PER: 2011 Volume 14 No 2
30 May 2011
- "Fair" Mathematics in Assessing Delictual Damages / Steynberg, L
- Perspectives on the Termination of Debt Review in Terms of Section 86(10) of the National Credit Act 34 of 2005 / Van Heerden, C & Coetzee, H
- The National Credit Act Regarding Suretyships and Reckless Lending / Stoop, NP & Kelly-Louw, M
- Korporatiewe Identiteit as die Basis van Strafregtelike Aanspreeklikheid van Regspersone (1): Teoretiese Grondbeginsels / Du Toit, P & Pienaar, G
- Alignment of Student Discipline Design and Administration to Constitutional and National Law Imperatives in South Africa / Mupangavanhu, BM & Mupangavanhu, Y
- "For the Sake of the Children": South African Family Relocation Disputes / Domingo, W
- The Appellate Division has spoken - Sequestration Proceedings do not Qualify as Proceedings to Enforce a Credit Agreement under The National Credit Act 34 of 2005: Naidoo v ABSA Bank 2010 4 SA 597 (SCA) / Maghembe, N
- Commercial Appropriation of a Person's Image: Wells V Atoll Media (Pty) Ltd (Unreported 11961/2006) 2009 ZAWCHC 173 (9 November 2009) / Cornelius, SJ
- The Enforceability of Illegal Employment Contracts according to the Labour Appeal Court Comments on Kylie v CCMA 2011 4 SA 383 (LAC) / Selala, KJ
This edition opens with a discussion by Loma Steynberg of UNISA of the challenges attending judicial decision-making in the award of delictual damages based on actuarial calculations. Fair assessments need to take both subjective and objective factors into consideration.
The interpretation of the South African National Credit Act keeps drawing the contentious attention of commercial lawyers and the courts. Corlia van Heerden and Hermie Coetzee of the University of Pretoria analyse the effects of the suspension of both a debtor's position when being reviewed by a debt counsellor to incur further debt and of a credit provider's ability to enforce debt claims against the debtor thus presumed to be in trouble. The question when and how such a debt review can properly be terminated, is generating difficulties.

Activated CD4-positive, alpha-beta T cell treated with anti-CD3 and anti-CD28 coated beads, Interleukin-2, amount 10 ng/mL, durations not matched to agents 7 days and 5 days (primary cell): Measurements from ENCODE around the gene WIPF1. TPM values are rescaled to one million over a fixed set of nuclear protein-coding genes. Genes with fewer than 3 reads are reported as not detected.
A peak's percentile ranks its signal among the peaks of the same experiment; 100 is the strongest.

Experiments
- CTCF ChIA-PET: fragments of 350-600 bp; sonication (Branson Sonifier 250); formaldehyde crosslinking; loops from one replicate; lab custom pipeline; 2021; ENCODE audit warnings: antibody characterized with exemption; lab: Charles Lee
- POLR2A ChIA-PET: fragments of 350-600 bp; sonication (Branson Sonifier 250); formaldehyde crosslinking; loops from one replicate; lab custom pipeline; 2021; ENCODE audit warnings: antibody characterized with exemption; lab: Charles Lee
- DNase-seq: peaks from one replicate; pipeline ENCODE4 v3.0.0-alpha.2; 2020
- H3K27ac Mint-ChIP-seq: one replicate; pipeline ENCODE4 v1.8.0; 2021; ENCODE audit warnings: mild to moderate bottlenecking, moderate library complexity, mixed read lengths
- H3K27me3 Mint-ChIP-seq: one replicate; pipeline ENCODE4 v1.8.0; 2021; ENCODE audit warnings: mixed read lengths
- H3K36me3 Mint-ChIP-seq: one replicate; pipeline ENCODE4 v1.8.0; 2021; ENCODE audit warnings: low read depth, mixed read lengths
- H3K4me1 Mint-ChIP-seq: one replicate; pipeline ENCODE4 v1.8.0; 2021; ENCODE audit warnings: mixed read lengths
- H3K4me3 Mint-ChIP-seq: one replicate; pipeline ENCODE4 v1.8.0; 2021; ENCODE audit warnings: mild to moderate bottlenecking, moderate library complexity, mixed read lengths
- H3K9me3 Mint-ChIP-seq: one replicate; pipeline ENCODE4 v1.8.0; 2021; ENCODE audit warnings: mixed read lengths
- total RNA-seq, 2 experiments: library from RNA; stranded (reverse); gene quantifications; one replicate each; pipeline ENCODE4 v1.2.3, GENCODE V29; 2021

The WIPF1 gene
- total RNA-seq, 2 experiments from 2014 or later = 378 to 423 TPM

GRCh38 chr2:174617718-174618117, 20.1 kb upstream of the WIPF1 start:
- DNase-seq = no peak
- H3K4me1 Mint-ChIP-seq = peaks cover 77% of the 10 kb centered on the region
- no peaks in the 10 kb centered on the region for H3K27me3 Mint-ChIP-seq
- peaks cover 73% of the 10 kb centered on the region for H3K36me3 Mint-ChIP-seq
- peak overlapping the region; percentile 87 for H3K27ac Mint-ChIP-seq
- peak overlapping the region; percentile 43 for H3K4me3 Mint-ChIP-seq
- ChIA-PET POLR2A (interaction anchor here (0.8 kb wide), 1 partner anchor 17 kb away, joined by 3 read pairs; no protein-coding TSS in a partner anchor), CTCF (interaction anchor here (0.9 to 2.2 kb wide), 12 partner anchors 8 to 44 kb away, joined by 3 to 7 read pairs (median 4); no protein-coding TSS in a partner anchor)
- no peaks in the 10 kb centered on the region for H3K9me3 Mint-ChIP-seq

The vagueness of the same piece of legislation draws the attention of Philip Stoop and Michelle Kelly-Louw of UNISA in their attempt to identify what meaning the concept of a "credit guarantee" should be given in terms of the Act, and particularly whether the common law contract of suretyship must be deemed to fall under this definition for the purposes of addressing reckless lending.
In the second instalment of their exploration of the possibilities for juristic persons to incur criminal liability, Pieter du Toit and Gerrit Pienaar of the North-West University in Potchefstroom investigate legislation of Australia and the United Kingdom in which recognition is given to true corporate or organisational fault based not on the fault of individuals but rather on the manner in which the corporation is structured.
Brighton and Yeukai Mupangavanhu of the University of the Western Cape seek to demonstrate that the design and administration of student discipline at institutions of higher education qualifies to be administrative action, requiring it to be aligned to the imperatives of just administrative action.
Next Wesahl Domingo of the University of the Witwatersrand highlights the difficulties attending divorced parents' rights and obligations regarding the children where the other divorced parent moves away. She points out that the increased mobility of society is causing more frequent applications concerning local and international family relocations to be brought before the courts.